B.C. pharmacists will now be allowed to renew prescriptions as family doctor crisis lags on

WatchPharmacists will soon be able to prescribe certain medications, and renew others for up to two years, as part of changes made by the B.C. government to deal with the ongoing healthcare crisis. Rob Shaw has more.
Photo credit: Olga Delawrence/Unsplash

Pharmacists in British Columbia will soon be able to refill and renew prescriptions for those without a family doctor as well as prescribe medication for a range of ailments.

The B.C. government announced Thursday that beginning Oct. 14, pharmacists will be able to renew prescriptions for chronic conditions and refill existing valid prescriptions for up to two years for those who have difficulty accessing a family doctor or don’t have one.

Adrian Dix, minister of health, called the changes significant and said it brings B.C. in line with other provinces.

“It allows us to provide better care for patients using the exceptional skills of B.C. pharmacists,” he said during a press conference Thursday. “This allows greater access to medication for patients who may unexpectedly run out of their annual refills.”

Starting in 2023, pharmacists will also be able to issue prescriptions for contraception as well as less acute ailments such as allergies, indigestion, urinary tract infections and acne. At the moment, someone with a urinary tract infection must be assessed and treated by a primary care provider such as a family doctor or ER doctor.

Furthermore, a person will be able to visit their local pharmacy starting next spring for assessment and recommendations on treatment.

The changes are intended to pressure off the province’s primary care system and reduce emergency room wait-times.

“All of this, I think, is a positive expansion in the access to care for patients in B.C,” Dix said. “It’s not focused on barriers; it is focused on team-based care, on healthcare professionals working to the full extent of their scope of practice and working together to see that patients get the care that they need.”

Jamie Wigston, pharmacist and president of the BC Pharmacy Association, said during the press conference that the changes will help many individuals who struggle to get a prescription refilled or renewed through primary care. He also said the changes will benefit those who live in rural or smaller communities where there may be a pharmacy but a medical clinic or primary care may be hours away.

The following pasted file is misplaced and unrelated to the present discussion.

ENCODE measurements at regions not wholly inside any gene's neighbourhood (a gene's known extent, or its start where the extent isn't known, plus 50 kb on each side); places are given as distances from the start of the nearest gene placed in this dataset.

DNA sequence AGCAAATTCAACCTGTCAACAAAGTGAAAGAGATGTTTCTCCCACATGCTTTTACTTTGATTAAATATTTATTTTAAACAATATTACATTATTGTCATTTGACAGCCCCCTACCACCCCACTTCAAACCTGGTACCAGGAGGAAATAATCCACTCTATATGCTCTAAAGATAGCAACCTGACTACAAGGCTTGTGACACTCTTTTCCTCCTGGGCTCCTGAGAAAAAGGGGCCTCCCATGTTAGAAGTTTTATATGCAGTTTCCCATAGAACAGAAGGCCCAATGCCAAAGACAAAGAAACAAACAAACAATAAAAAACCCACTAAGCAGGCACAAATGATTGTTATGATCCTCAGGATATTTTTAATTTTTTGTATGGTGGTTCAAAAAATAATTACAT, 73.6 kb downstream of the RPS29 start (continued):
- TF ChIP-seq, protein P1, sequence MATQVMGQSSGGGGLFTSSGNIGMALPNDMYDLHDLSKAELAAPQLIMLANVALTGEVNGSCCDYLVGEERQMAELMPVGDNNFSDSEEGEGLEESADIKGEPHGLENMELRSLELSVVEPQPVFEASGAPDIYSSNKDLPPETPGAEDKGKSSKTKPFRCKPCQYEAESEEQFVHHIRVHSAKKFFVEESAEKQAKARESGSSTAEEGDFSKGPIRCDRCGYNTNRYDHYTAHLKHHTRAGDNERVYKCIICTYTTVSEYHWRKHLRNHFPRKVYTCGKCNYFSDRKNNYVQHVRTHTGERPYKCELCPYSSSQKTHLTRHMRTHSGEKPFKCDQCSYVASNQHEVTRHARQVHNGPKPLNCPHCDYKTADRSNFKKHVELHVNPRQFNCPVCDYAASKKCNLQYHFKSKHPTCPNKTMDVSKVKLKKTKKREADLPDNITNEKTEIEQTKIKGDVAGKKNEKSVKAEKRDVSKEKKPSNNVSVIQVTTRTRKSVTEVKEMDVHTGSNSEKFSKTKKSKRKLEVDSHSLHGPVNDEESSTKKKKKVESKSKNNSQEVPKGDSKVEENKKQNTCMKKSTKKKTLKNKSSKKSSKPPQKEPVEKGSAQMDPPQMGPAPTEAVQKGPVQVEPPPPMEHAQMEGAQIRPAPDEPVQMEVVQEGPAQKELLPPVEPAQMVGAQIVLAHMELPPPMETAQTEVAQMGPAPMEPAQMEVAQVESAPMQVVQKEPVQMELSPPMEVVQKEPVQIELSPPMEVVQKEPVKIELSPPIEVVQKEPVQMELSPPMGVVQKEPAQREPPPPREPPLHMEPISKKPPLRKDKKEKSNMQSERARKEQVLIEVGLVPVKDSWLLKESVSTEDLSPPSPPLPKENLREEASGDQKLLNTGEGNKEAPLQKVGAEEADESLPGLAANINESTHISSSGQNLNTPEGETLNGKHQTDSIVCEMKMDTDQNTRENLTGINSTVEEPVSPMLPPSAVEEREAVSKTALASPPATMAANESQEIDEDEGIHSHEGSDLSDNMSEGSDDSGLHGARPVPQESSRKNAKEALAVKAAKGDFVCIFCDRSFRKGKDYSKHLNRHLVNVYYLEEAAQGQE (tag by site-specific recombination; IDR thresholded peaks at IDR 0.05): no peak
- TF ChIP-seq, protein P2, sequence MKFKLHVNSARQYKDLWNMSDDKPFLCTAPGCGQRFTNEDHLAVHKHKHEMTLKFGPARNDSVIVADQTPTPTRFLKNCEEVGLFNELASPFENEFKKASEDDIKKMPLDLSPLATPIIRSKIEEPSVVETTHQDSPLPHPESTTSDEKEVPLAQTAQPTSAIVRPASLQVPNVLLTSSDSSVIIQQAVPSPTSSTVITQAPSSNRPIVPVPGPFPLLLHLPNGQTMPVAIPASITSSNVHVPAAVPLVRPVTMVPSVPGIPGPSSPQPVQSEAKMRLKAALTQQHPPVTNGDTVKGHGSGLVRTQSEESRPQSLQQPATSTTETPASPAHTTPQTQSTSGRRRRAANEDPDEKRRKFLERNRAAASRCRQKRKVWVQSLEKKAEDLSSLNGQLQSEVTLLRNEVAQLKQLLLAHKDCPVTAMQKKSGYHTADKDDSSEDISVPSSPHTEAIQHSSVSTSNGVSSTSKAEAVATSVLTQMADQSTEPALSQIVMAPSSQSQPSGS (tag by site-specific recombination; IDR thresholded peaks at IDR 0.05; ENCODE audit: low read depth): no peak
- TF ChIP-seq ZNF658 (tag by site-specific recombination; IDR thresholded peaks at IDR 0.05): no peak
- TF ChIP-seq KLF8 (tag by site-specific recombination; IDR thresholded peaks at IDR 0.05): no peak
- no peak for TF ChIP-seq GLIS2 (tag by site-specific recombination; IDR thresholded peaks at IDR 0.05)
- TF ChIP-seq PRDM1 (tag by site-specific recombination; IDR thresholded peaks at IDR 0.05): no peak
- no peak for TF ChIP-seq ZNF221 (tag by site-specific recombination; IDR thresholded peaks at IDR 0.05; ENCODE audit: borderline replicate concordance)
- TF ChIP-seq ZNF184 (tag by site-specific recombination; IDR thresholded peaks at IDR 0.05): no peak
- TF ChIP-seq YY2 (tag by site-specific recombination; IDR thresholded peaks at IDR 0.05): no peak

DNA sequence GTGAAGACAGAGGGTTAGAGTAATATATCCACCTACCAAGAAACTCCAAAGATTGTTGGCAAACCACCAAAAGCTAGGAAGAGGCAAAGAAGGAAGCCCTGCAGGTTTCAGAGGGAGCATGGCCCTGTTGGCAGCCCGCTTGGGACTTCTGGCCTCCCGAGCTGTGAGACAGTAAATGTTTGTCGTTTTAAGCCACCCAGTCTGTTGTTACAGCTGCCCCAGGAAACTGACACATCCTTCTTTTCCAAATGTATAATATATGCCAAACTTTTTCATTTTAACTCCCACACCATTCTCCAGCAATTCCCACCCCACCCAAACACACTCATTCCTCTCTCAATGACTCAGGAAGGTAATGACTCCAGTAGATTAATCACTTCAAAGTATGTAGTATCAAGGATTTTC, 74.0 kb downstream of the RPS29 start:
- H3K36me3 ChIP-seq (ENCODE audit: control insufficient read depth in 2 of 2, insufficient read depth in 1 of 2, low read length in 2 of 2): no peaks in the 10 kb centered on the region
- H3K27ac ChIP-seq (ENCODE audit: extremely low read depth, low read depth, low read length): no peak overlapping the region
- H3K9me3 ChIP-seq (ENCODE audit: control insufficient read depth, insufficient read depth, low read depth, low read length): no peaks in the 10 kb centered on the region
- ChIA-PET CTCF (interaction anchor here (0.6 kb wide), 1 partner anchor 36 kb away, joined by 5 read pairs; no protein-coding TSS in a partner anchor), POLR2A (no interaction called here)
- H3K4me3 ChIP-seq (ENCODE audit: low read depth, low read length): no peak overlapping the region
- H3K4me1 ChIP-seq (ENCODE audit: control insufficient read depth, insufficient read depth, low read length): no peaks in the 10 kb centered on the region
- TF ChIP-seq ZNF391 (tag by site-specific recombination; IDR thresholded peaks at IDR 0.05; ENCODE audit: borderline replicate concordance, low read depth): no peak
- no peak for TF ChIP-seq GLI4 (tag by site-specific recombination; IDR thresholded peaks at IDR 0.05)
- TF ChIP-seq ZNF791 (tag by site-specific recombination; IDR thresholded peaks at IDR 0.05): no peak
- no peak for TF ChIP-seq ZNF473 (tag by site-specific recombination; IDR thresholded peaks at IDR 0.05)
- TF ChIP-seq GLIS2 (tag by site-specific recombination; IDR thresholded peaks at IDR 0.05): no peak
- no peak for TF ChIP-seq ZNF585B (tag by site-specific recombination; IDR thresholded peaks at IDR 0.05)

“This is especially important to individuals dealing with mental health and substance use disorders who need access to their medication in a timely and critical manner,” said Wigston.

In a statement to CHEK News, the Ministry of Health said a person seeking a prescription renewal from a pharmacist if they meet one of the following conditions:

  • They do not have a family doctor or consistent primary care provider (e.g. nurse practitioner) and they have a valid prescription (within two years of it being written) from a walk-in clinic or UPCC, and they need it renewed.
  • They had a family doctor or primary care provider at one point in time, are no longer attached, and their prescriptions are still valid (within two years of it being written).
  • They currently have a family doctor or primary care provider but are having difficulty scheduling an appointment with them and need their medication immediately, and their prescriptions are valid.

Patients must also be on their medications for six months or more, in order to be considered for prescription renewal by a pharmacist. Those who do have a family doctor should seek a prescription renewal from them first and only use a pharmacist as a last resort, the ministry noted.

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Nicholas PescodNicholas Pescod
Rob ShawRob Shaw

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